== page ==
There is some deformation near the edge of the frame, with one stop down (F2.8, here) being the best looking in terms of circular shapes while also being nice and big.  F4 looks good as well, though by F5.6 you’ll start to see the edges of the blades a bit.  This has an important function, though, as it allows for sunbursts at smaller aperture.  The nine blades make for a slightly busy but fairly good looking sunburst effect, as you can see here.

Tamron elected to forego including their VC (Vibration Compensation – Tamron’s optical stabilization system) on the A058.  Thus far only the big 150-500mm has included VC on their full frame lenses for mirrorless.  They are clearly banking on the IBIS (In Body Stabilization) of Sony’s full frame cameras, and it does seem to do fine overall.  The lens would have been larger and heavier had it included VC, so I’m willing to give them a pass here (as I did with the 70-180mm).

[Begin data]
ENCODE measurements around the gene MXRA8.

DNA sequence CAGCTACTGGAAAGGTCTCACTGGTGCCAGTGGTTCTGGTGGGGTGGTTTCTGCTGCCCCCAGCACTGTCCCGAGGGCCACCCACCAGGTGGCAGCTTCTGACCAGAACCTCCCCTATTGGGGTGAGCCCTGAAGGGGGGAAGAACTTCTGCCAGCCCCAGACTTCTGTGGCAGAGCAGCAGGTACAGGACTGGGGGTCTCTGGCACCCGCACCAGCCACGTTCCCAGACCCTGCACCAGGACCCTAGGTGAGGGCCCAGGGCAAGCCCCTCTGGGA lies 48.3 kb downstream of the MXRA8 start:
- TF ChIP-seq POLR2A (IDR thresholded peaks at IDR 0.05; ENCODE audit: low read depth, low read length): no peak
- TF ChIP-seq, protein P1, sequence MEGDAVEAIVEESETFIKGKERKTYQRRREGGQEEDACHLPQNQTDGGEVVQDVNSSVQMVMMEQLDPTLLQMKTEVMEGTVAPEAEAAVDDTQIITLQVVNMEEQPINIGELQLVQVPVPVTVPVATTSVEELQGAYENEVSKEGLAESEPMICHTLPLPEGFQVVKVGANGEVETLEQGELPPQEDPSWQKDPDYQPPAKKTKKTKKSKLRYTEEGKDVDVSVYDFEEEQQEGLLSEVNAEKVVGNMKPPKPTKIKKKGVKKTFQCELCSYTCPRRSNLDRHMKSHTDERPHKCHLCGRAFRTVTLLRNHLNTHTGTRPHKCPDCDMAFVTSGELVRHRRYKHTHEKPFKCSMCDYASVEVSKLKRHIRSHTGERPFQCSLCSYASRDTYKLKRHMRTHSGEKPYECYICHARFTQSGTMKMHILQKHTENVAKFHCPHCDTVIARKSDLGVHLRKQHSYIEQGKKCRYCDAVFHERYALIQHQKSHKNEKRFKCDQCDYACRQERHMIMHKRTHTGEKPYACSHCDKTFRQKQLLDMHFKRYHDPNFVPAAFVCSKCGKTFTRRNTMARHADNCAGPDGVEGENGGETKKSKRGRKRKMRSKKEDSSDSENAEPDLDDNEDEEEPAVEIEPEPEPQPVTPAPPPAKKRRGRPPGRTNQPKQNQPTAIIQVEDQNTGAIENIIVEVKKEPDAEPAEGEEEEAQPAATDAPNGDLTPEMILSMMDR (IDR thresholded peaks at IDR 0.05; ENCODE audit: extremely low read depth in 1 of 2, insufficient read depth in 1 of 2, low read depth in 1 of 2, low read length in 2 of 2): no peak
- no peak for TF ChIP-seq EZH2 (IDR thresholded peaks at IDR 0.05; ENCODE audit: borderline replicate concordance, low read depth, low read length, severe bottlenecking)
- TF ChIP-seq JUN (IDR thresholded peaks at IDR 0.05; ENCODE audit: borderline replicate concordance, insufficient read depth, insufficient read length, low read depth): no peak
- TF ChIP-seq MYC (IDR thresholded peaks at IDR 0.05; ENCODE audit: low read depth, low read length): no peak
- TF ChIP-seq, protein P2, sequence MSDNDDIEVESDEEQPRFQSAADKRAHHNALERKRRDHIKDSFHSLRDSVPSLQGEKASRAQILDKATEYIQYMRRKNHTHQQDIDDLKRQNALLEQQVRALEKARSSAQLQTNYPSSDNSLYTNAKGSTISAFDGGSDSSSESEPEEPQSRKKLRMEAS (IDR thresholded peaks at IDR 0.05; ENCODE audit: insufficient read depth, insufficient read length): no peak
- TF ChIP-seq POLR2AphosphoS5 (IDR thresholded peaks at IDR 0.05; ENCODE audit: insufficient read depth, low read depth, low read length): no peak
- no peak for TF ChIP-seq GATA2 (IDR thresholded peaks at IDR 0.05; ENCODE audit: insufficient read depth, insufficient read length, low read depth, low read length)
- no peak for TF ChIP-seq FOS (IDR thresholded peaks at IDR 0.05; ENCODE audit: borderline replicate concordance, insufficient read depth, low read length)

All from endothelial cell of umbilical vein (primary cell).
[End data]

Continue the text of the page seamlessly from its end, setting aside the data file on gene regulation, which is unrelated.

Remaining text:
One area of internet consternation (whether real or imagined) is that the A058 has no tripod collar.  Some people have concerns over the stress on the lens mount, though I think this is overwrought.  This lens is far from being outside the realm of normal lens weight, and cameras are designed around the lens mount being strong.  My only frustration with it was during the time I was trying to line up my test chart, and, the further you zoom out, the more the weight is towards the front of the camera and it puts a little more stress on the tripod head.  So yes, a tripod collar would have provided better balance on a tripod, but again, it would have also added weight and expense.  There will probably be a workable third party solution for those desperate for a tripod foot.